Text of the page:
The opinion of the court was delivered by: Rosalyn M. Chapman United States Magistrate Judge
Plaintiff Tammy Binger filed a complaint on July 3, 2008, seeking review of the Commissioner's decision denying her application for disability benefits, and on November 12, 2008, the Commissioner answered the complaint. The parties filed a joint stipulation on April 7, 2009.
On April 1, 2005, plaintiff applied for disability benefits under the Supplemental Security Income program of Title XVI of the Social Security Act ("the Act"), 42 U.S.C. § 1382(a), claiming an inability to work since June 28, 2003, due to a broken tail bone, ankle inflammation, sciatica, left leg numbness and adenomyosis. Certified Administrative Record ("A.R.") 80-82, 88. The plaintiff's application was initially denied on July 22, 2005, and was denied again on November 10, 2005, following reconsideration. A.R. 43-55. The plaintiff then requested an administrative hearing, which was held before Administrative Law Judge Lowell Fortune ("the ALJ") on February 9 and September 7, 2007. A.R. 42-42A, 420-96. On September 28, 2007, the ALJ issued a decision finding plaintiff is not disabled. A.R. 14-27. The plaintiff appealed this decision to the Appeals Council, which denied review on May 27, 2008. A.R. 4-6, 13.
The plaintiff, who was born on March 9, 1960, is currently 49 years old. A.R. 80, 423. She has a ninth-grade education, and has previously worked as a waitress, stock clerk, and merchandiser. A.R. 89-90, 323, 423, 427-28, 437-38, 486-90.
Between October 13, 2005, and August 8, 2007, plaintiff received mental health treatment at the Riverside County Department of Mental Health ("DMH").*fn1 A.R. 211, 213, 260-318, 385-417. On October 13, 2005, plaintiff was diagnosed with an unspecified depressive disorder and a history of attention deficit hyperactivity disorder and antisocial personality traits, and her Global Assessment of Functioning ("GAF") was determined to be 45.*fn2 A.R. 300, 304. On December 7, 2005, Coney Ebro, M.D., examined plaintiff, diagnosed her as having mixed bipolar disorder and intermittent explosive disorder, determined plaintiff's GAF was 50, and prescribed medication for plaintiff. A.R. 307.
On September 15, 2006, Dr. Ebro determined plaintiff has poor impulse control, is easily angered, has been isolated and withdrawn, and is afraid of hurting other people. A.R. 211. Dr. Ebro opined plaintiff cannot complete a forty-hour workweek without decompensating, and she cannot maintain a sustained level of concentration, sustain repetitive tasks for an extended period, adapt to new or stressful situations, or interact appropriately with family, strangers, or co-workers, although she can interact appropriately with supervisors and authority figures. Id.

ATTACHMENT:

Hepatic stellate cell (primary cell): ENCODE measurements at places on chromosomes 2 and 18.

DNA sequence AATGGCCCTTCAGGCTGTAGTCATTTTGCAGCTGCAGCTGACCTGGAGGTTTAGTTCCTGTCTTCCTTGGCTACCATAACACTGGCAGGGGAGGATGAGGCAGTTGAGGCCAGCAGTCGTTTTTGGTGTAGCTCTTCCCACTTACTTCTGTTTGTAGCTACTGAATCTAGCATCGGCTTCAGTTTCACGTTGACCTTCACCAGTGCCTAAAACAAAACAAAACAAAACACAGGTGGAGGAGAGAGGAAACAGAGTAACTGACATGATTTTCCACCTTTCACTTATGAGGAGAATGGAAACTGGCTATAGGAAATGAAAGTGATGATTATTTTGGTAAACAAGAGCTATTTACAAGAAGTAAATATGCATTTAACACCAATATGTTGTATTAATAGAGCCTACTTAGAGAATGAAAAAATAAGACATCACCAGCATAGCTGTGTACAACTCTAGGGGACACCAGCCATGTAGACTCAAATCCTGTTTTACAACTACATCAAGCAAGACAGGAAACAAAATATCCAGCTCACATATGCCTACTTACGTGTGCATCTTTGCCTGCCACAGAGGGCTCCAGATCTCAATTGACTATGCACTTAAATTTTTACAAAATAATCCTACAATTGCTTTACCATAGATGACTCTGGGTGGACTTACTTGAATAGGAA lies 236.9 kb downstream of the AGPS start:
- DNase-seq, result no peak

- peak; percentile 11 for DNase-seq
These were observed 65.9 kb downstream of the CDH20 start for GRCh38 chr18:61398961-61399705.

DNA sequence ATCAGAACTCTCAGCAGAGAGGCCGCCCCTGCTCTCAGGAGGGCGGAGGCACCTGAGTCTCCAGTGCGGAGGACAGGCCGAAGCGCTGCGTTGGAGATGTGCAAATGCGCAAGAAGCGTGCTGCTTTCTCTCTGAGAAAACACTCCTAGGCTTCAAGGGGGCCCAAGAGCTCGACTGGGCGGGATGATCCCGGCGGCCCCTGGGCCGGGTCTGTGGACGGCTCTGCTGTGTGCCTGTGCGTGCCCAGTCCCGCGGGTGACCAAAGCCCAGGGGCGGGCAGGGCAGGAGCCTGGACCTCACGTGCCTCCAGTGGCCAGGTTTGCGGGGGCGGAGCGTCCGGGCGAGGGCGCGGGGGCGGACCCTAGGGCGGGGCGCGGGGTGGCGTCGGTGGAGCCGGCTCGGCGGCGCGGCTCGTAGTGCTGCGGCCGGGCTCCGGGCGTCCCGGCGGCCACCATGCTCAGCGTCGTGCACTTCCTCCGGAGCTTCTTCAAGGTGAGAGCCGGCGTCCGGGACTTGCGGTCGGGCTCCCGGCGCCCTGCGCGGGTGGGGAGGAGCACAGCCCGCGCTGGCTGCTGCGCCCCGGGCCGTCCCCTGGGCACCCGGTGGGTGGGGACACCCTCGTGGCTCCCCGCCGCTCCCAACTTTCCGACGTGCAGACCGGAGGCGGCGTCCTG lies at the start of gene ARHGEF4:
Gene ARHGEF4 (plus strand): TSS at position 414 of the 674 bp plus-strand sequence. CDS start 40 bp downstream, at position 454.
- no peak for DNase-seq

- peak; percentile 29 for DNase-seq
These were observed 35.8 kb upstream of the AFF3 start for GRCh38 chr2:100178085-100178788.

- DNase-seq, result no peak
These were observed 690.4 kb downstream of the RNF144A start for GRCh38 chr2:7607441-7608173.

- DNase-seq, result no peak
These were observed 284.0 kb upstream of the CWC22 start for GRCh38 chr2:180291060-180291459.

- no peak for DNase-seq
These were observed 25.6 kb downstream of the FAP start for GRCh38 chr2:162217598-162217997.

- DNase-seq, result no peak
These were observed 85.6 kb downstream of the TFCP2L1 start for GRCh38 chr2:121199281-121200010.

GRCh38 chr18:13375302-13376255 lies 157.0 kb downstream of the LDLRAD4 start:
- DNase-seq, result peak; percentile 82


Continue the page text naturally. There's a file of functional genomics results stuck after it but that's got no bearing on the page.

On February 1, 2007, Dr. Ebro found plaintiff has severe angry outbursts and can be violent and hurt other people, but her aggressive behavior is controlled with medication. A.R. 213. Dr. Ebro again concluded plaintiff cannot complete a forty-hour workweek without decompensating, and she cannot maintain a sustained level of concentration, sustain repetitive tasks for an extended period, or adapt to new or stressful situations. Id.
On May 24, 2007, Oluwafemi Adeyemo, M.D., a psychiatrist, examined plaintiff and diagnosed her as having a recurrent severe major depressive disorder with psychotic features, an unspecified impulse control disorder, rule out dysthymic disorder and bipolar disorder with psychotic features, and determined plaintiff's GAF was 55.*fn3 A.R. 322-28. Dr. Adeyemo opined:
[plaintiff] does not appear to have any restrictions of daily activities at home but she has difficulty maintaining social functioning outside her home environment. She does not appear to have significant difficulties with concentration and is able to understand, retain and execute simple and complex instructions. She does not have [a] history of emotional deterioration in a work environment. [She] may have mild to moderate difficulties interacting with co-workers and supervisors but should be able to respond appropriately to usual work situations with accommodations for her current symptoms (basically limiting her interaction with co-workers and supervisors). She . . . appears to have moderate to mild difficulties interacting with the public but her symptoms should improve with optimal treatment. There was no obvious evidence of ongoing substance abuse.
A.R. 324. Dr. Adeyemo further opined plaintiff's ability to understand, remember, and carry out instructions is not affected by her impairment, but she has: a "marked "limitation in her ability to interact appropriately with the public; "moderate" limitations in her ability to respond appropriately to usual work situations and to changes in a routine work setting; and ...